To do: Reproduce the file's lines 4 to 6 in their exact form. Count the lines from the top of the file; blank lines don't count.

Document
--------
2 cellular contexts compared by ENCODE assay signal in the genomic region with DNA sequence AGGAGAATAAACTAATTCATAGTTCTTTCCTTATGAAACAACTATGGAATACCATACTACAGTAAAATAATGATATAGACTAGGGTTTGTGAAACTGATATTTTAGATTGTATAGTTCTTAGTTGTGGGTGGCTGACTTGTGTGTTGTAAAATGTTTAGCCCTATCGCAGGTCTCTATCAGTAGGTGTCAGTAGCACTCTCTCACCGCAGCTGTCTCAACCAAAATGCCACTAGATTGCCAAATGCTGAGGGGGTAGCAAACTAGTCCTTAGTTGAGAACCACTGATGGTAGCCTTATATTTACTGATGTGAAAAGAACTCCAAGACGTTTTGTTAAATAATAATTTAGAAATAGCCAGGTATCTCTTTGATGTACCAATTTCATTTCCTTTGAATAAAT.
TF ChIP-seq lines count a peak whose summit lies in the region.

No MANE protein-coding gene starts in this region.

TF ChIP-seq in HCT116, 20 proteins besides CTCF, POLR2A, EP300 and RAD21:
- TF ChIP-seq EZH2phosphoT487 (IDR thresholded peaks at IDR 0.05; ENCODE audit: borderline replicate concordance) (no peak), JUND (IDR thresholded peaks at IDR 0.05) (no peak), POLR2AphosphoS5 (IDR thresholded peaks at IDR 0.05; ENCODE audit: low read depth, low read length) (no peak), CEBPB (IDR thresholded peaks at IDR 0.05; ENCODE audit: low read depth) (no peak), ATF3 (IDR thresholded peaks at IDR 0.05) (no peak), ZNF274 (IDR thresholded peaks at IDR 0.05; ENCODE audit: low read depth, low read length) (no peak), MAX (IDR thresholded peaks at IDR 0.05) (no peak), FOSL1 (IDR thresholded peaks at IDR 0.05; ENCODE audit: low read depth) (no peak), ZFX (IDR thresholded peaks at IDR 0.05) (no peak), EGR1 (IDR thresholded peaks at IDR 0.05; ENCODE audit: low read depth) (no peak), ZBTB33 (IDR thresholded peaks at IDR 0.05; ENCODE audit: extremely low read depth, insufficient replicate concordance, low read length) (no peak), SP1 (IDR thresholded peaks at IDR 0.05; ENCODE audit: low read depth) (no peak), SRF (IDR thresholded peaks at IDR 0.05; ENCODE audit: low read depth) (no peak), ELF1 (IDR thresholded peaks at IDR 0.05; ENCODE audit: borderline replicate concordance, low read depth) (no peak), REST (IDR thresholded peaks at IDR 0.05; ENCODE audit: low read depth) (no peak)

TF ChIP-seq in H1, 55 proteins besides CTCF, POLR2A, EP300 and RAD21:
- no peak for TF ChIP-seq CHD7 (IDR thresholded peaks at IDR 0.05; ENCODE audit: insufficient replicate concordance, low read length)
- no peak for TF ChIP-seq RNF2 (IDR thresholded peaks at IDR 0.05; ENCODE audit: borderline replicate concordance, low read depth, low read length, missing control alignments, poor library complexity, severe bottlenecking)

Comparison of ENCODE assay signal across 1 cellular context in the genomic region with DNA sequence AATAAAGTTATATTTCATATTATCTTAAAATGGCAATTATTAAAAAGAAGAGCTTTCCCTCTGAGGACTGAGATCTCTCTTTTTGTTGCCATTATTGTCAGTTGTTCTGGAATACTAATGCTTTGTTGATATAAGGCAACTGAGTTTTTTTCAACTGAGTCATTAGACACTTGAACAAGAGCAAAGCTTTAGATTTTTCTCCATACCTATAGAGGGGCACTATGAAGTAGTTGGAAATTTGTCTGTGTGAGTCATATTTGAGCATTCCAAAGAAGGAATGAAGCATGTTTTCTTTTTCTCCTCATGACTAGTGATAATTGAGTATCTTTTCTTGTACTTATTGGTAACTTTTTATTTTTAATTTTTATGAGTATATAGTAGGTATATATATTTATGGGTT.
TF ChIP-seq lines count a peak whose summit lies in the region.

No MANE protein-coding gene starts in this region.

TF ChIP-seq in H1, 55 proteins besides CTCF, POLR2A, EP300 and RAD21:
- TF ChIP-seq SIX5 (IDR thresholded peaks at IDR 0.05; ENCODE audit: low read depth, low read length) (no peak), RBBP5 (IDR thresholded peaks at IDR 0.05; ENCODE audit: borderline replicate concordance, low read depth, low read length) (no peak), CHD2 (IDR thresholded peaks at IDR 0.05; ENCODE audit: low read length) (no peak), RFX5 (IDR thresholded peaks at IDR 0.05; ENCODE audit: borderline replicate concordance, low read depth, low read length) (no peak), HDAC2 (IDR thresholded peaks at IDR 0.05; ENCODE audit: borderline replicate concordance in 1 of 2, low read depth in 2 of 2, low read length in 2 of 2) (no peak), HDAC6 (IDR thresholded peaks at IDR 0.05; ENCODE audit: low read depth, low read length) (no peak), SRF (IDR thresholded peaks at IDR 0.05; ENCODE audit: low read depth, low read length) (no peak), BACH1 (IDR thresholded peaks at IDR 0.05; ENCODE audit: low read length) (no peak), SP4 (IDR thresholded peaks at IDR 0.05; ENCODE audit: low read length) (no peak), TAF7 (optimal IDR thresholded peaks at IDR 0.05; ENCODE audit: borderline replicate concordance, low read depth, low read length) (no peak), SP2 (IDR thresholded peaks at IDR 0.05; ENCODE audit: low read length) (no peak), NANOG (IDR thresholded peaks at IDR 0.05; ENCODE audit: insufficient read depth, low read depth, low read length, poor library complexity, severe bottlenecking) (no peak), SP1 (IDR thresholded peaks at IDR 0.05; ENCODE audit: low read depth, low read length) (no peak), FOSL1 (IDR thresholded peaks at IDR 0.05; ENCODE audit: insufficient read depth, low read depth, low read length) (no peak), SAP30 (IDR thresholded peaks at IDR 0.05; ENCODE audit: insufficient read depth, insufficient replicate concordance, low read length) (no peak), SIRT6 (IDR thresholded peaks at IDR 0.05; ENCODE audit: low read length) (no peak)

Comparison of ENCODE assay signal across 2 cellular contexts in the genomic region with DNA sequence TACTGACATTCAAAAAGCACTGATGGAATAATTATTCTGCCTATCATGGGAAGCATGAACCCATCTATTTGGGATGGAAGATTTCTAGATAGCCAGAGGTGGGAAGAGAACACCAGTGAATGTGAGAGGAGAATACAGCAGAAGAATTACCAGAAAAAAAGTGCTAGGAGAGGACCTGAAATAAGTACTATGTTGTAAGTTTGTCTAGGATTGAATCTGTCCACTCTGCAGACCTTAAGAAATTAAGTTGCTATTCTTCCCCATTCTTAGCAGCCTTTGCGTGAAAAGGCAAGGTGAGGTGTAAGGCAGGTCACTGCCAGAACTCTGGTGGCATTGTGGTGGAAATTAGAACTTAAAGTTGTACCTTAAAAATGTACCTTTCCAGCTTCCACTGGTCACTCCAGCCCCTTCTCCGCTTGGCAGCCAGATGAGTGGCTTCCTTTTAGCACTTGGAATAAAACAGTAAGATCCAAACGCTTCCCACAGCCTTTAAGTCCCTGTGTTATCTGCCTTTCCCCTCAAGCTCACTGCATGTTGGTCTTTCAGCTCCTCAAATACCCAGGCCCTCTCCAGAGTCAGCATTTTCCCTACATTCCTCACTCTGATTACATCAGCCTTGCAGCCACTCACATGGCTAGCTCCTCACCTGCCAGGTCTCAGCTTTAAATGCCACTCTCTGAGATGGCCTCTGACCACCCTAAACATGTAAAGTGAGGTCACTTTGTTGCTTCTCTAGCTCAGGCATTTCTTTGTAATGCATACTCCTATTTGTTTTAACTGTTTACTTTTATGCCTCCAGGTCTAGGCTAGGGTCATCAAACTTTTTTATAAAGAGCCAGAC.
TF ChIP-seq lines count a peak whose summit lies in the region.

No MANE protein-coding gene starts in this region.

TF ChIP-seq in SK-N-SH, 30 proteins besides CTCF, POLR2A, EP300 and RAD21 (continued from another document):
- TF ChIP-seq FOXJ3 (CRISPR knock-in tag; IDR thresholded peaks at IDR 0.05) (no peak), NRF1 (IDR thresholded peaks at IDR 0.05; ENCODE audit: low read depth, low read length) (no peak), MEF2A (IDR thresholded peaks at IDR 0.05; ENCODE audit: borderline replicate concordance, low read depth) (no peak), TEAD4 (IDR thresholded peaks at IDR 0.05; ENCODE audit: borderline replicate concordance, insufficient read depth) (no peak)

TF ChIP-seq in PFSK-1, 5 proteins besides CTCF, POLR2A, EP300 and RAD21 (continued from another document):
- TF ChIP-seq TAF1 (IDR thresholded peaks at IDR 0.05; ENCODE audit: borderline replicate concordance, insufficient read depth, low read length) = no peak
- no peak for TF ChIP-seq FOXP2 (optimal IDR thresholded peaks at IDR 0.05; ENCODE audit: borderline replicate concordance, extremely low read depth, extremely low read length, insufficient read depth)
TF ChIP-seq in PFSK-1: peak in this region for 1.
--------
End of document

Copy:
TF ChIP-seq in HCT116, 20 proteins besides CTCF, POLR2A, EP300 and RAD21:
- TF ChIP-seq EZH2phosphoT487 (IDR thresholded peaks at IDR 0.05; ENCODE audit: borderline replicate concordance) (no peak), JUND (IDR thresholded peaks at IDR 0.05) (no peak), POLR2AphosphoS5 (IDR thresholded peaks at IDR 0.05; ENCODE audit: low read depth, low read length) (no peak), CEBPB (IDR thresholded peaks at IDR 0.05; ENCODE audit: low read depth) (no peak), ATF3 (IDR thresholded peaks at IDR 0.05) (no peak), ZNF274 (IDR thresholded peaks at IDR 0.05; ENCODE audit: low read depth, low read length) (no peak), MAX (IDR thresholded peaks at IDR 0.05) (no peak), FOSL1 (IDR thresholded peaks at IDR 0.05; ENCODE audit: low read depth) (no peak), ZFX (IDR thresholded peaks at IDR 0.05) (no peak), EGR1 (IDR thresholded peaks at IDR 0.05; ENCODE audit: low read depth) (no peak), ZBTB33 (IDR thresholded peaks at IDR 0.05; ENCODE audit: extremely low read depth, insufficient replicate concordance, low read length) (no peak), SP1 (IDR thresholded peaks at IDR 0.05; ENCODE audit: low read depth) (no peak), SRF (IDR thresholded peaks at IDR 0.05; ENCODE audit: low read depth) (no peak), ELF1 (IDR thresholded peaks at IDR 0.05; ENCODE audit: borderline replicate concordance, low read depth) (no peak), REST (IDR thresholded peaks at IDR 0.05; ENCODE audit: low read depth) (no peak)

TF ChIP-seq in H1, 55 proteins besides CTCF, POLR2A, EP300 and RAD21: